Watch | Inside the NYPD's Elite Emergency Service Unit

Monday, January 09, 2012

An ESU officer training at Floyd Bennett Field, Brooklyn (Jennifer Hsu/WNYC)

On any given day in New York City, someone could fall onto the subway tracks, a potential jumper could be spotted on a highrise or a wild animal could get loose on the streets. For jobs that require highly specialized skill, the NYPD calls in its elite Emergency Service Unit: a group of 366 officers who last year responded to more than 220,000 jobs.

All ESU officers are trained in search and rescue, SCUBA diving, building collapse and heavy weapons and hazardous materials containment. They lift subway trains, remove roofs from car wrecks and counsel emotionally disturbed individuals out of dangerous situations.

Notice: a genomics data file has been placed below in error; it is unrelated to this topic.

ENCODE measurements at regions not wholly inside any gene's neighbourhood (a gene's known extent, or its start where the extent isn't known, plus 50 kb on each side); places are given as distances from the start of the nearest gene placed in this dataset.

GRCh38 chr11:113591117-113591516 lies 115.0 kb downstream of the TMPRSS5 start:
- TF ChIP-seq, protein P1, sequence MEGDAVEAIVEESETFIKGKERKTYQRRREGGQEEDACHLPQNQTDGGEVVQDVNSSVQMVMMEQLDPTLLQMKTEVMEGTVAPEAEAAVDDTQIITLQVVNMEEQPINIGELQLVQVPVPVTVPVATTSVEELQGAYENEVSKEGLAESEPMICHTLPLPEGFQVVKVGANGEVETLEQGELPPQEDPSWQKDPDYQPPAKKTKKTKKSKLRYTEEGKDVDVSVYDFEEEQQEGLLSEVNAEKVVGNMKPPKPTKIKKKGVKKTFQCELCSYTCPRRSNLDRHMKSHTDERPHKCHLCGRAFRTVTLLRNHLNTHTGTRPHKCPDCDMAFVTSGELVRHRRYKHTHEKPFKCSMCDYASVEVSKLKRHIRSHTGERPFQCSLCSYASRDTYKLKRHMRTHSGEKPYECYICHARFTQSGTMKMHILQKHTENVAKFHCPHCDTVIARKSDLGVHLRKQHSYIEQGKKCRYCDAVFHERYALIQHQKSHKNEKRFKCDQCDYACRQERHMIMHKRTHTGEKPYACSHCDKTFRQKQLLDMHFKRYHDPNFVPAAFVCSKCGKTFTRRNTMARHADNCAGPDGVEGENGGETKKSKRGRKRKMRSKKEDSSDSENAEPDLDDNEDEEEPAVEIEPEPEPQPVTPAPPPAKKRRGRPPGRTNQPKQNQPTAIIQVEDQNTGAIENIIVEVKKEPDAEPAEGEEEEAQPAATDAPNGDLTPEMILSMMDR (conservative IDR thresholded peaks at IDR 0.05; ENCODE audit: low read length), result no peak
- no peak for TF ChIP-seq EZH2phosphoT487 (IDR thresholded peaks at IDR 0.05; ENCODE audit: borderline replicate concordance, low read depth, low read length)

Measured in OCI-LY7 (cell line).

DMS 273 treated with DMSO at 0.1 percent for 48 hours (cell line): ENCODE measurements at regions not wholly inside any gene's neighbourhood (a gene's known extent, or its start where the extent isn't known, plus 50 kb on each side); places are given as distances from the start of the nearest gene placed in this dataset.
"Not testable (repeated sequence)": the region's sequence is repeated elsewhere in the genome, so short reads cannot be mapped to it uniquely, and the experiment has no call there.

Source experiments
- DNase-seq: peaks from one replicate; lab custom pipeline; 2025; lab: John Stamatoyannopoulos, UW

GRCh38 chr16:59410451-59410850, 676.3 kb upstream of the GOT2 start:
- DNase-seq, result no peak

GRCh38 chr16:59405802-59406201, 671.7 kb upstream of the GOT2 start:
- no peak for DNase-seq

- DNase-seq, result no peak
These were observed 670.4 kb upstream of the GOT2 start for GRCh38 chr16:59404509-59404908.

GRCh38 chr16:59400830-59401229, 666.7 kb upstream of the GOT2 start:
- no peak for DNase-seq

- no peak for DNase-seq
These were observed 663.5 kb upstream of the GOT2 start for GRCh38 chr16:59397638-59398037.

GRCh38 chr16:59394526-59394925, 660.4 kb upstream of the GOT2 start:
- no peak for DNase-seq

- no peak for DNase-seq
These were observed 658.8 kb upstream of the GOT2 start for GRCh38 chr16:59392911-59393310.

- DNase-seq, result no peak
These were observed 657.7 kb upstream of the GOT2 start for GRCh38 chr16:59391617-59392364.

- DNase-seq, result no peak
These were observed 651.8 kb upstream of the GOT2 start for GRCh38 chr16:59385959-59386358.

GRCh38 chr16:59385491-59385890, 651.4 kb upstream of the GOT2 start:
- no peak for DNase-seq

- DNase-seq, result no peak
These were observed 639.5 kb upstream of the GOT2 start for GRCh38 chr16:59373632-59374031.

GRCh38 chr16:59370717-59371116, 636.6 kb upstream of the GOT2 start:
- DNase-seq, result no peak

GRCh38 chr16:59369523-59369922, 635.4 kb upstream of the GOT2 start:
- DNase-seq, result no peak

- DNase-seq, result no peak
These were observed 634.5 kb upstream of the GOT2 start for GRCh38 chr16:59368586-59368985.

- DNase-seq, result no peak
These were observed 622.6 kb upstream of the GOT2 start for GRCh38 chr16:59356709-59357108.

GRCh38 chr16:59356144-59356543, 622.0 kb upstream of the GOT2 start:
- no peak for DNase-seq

"Our miscellaneous assignments may seem extraordinary to some people," said lieutenant Larry Serras, a 17-year veteran of the unit who helped rescue survivors from the recent helicopter crash in the East River. "But to the guys in the ESU, it's just another day at work." 

VIDEO: Go behind-the-scenes with ESU.


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Comments [3]


Very interesting subject, thanks.

Jan. 09 2012 07:05 PM
Bob from the Bronx

The Emergency Services Unit provides essential rescue services in many critical situations. However, the reporter overlooked another part of their job. Emergency Services evolved out of what was previously the TPF (tactical police force) which originaly was known as the "riot squad." The umentioned part of their work includes using the tactical equipment, contained in their trucks, such as tear gas, shotguns, assalt rifles, etc.

Jan. 09 2012 01:47 PM
allison from Midtown

Great story!

Question: What is an 'emergency psychological technician' and how can I get one to show up at my house?

Jan. 09 2012 12:41 PM

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